Still only 15-years-old, Malala Yousafzai, whose face is now familiar to the world as a symbol of struggle against the Taliban and as a crusader for the right of all girls to education, has been nominated as one of 259 candidates in the running for this year’s Nobel Peace Prize. The award is possibly the most prestigious honour in the world. The Nobel Institute announced on Monday in Oslo that the list of nominees includes 209 individuals and 50 organisations. Though the names of those on the list are not made public for 50 years as per tradition, and the name of the candidate for the award for 2013 will be made public only in October this year, Malala Yousafzai and former US president Bill Clinton are known to figure on it.
The nomination of Malala is a huge honour – for her and for Pakistan. What is unfortunate is that she suffered a bullet pumped into her skull, its force causing shattered bones, before gaining the recognition she now enjoys. Perhaps we should question if fame and a prize are more important to Malala than the health she still struggles for, having lost hearing in one ear among other damage. Some experts also say that a Nobel prize gained at such a young age may burden the teenager for life; others disagree arguing she is the front-running candidate, given her multiple contributions – to education, to the battle against militancy and for her bravery. The actual prize, even if it does come Malala’s way, is still a long way off and far from certain. Russian and other eastern European dissidents also on the list are pegged as favourites by many. But at home, the Malala story should force us to reflect about where we have gone wrong. How have we become a country where school girls are shot for seeking the right to study? And why do we continue to allow militants to unleash such terrible horrors? These are factors we must think about. Malala’s courage should help us find the strength to fight the battle she has started to help make our country a place free of fear.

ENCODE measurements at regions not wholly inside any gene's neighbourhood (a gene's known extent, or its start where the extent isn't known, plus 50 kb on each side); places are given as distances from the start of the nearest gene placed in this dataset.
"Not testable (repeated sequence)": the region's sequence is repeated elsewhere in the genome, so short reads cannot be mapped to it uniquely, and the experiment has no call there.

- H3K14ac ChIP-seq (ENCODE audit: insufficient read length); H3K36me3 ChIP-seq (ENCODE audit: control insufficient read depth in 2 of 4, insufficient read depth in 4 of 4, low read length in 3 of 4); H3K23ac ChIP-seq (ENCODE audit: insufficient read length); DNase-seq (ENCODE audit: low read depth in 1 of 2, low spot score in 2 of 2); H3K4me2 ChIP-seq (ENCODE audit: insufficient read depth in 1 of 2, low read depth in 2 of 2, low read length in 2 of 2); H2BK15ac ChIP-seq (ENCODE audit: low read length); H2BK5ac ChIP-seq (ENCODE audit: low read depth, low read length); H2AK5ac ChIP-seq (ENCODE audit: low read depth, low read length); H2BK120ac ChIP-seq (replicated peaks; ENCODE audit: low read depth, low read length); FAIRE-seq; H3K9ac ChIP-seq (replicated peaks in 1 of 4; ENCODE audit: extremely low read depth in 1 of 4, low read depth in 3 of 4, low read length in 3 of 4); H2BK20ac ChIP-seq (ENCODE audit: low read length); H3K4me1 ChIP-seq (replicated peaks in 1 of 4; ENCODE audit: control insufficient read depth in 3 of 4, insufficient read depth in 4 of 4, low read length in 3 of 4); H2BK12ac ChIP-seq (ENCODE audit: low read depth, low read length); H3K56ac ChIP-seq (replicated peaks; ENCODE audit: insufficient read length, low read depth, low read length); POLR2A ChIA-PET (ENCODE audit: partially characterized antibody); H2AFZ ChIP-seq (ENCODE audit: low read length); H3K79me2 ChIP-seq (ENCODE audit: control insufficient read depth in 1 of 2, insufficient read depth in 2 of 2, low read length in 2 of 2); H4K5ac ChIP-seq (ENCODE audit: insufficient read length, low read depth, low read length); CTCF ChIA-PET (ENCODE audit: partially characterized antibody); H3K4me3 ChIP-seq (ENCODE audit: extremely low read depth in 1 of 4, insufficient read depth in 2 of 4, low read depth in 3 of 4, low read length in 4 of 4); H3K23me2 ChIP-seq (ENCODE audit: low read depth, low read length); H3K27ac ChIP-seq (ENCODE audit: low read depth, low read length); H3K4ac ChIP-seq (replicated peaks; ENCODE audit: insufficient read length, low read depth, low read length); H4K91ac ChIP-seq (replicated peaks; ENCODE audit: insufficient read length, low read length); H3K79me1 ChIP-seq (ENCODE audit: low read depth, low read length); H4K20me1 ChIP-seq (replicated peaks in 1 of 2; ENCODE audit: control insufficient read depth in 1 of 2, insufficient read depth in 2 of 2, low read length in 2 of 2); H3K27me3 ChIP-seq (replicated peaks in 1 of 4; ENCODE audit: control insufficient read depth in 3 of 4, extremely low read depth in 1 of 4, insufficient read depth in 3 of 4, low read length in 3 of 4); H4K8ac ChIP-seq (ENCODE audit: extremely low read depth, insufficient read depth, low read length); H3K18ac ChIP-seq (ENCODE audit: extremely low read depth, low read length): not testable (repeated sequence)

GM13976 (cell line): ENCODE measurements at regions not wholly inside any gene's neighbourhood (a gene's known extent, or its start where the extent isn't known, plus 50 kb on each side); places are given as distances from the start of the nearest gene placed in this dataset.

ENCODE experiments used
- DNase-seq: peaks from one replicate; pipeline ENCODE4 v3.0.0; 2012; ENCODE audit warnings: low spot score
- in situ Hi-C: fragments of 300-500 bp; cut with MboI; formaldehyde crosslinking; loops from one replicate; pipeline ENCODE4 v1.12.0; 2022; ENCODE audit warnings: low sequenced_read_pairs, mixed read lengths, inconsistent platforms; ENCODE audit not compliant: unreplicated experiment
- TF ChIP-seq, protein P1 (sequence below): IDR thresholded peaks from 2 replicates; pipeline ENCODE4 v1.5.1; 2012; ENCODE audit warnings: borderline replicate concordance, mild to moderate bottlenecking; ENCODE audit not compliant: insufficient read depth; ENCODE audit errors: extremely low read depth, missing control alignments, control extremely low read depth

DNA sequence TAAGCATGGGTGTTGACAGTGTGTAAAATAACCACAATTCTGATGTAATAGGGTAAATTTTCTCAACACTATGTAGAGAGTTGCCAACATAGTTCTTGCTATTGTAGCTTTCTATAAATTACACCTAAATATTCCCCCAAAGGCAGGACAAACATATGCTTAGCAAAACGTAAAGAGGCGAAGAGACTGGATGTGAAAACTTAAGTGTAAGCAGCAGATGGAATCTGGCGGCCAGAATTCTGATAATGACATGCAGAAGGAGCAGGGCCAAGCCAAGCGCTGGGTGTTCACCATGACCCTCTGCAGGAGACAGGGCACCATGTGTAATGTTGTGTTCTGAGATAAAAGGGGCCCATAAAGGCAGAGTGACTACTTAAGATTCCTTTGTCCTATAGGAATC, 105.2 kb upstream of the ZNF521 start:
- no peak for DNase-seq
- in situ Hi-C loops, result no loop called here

Source: The News